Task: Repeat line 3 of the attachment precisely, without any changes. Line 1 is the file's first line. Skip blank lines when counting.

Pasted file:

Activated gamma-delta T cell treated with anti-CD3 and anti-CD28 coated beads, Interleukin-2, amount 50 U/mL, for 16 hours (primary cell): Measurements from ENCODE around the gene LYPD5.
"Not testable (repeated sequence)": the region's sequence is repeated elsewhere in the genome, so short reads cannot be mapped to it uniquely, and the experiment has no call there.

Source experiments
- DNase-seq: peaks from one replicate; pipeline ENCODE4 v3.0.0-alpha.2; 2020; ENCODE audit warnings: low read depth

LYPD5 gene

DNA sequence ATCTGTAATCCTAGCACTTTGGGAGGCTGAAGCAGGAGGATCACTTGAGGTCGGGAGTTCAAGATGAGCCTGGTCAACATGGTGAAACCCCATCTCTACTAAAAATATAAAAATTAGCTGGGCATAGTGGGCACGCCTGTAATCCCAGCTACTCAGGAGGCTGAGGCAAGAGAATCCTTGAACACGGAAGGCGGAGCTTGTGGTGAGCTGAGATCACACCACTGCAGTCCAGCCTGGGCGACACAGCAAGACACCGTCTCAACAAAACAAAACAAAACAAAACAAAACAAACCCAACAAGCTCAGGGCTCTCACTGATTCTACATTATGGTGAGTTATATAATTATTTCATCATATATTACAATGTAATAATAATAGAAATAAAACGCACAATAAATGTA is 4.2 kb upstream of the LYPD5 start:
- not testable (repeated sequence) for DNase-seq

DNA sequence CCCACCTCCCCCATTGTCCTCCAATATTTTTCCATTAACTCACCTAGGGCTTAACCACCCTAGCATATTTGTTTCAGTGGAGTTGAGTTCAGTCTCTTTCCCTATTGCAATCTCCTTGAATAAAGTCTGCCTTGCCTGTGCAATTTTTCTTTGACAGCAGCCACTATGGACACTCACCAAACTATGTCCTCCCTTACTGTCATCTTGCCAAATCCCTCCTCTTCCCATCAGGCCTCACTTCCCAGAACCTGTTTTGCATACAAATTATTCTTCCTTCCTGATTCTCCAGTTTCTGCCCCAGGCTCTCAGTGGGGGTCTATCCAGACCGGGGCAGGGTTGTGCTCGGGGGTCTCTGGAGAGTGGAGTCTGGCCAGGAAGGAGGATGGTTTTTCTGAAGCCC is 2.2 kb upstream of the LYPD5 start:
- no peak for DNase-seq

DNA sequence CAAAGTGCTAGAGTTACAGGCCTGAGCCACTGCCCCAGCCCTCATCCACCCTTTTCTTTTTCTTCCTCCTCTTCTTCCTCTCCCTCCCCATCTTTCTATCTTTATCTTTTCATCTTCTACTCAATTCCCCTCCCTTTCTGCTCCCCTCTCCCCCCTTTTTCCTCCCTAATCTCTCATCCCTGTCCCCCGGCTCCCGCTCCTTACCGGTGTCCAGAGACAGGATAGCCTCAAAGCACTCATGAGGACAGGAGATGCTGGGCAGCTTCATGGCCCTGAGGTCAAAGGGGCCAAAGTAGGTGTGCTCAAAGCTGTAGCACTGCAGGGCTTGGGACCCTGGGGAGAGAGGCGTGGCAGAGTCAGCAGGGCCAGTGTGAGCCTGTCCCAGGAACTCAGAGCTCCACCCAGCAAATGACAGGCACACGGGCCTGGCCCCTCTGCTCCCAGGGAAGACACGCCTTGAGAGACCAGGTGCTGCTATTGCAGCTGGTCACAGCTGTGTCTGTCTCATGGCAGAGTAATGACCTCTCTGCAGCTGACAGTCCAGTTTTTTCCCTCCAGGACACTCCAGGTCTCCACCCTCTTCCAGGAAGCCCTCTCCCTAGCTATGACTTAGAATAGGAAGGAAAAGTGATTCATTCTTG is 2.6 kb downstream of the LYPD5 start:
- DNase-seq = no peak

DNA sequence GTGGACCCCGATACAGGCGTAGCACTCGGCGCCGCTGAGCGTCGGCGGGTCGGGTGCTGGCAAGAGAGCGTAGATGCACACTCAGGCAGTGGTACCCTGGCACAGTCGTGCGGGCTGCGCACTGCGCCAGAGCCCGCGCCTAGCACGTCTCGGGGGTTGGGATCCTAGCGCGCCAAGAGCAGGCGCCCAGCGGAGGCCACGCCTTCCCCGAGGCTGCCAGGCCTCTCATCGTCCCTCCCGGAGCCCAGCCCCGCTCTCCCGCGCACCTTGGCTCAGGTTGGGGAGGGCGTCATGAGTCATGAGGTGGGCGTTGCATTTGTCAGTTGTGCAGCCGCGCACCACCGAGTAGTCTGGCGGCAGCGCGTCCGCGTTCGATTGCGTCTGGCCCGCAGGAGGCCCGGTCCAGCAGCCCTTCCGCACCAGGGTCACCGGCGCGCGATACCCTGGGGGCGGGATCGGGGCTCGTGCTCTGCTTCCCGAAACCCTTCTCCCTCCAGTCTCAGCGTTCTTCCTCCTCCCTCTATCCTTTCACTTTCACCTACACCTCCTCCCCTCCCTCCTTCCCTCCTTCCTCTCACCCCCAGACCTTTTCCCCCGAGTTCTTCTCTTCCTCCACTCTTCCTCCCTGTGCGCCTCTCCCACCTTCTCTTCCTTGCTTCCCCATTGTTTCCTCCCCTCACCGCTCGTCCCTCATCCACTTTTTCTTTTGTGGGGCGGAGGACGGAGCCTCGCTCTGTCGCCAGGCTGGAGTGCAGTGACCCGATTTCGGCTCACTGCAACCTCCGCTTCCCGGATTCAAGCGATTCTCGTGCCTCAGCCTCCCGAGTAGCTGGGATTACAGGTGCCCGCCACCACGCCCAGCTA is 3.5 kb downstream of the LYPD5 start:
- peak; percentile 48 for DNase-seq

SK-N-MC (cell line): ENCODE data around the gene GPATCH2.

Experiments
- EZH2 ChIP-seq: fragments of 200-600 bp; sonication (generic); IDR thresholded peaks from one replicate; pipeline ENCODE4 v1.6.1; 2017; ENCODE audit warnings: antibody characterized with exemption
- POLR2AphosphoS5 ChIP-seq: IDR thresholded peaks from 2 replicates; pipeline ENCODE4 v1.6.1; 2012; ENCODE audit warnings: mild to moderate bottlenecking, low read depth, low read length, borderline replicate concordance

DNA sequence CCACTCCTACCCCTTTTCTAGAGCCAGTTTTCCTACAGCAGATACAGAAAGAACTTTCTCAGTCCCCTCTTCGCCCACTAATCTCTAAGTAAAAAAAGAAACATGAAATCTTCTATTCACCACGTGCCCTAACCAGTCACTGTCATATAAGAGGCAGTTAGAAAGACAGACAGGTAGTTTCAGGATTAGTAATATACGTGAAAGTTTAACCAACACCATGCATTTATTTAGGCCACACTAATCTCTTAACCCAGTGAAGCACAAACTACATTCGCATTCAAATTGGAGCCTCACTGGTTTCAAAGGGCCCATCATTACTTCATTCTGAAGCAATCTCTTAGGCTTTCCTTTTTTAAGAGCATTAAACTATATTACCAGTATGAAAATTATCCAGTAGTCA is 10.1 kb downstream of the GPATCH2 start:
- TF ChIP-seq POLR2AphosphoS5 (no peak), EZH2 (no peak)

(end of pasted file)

Source experiments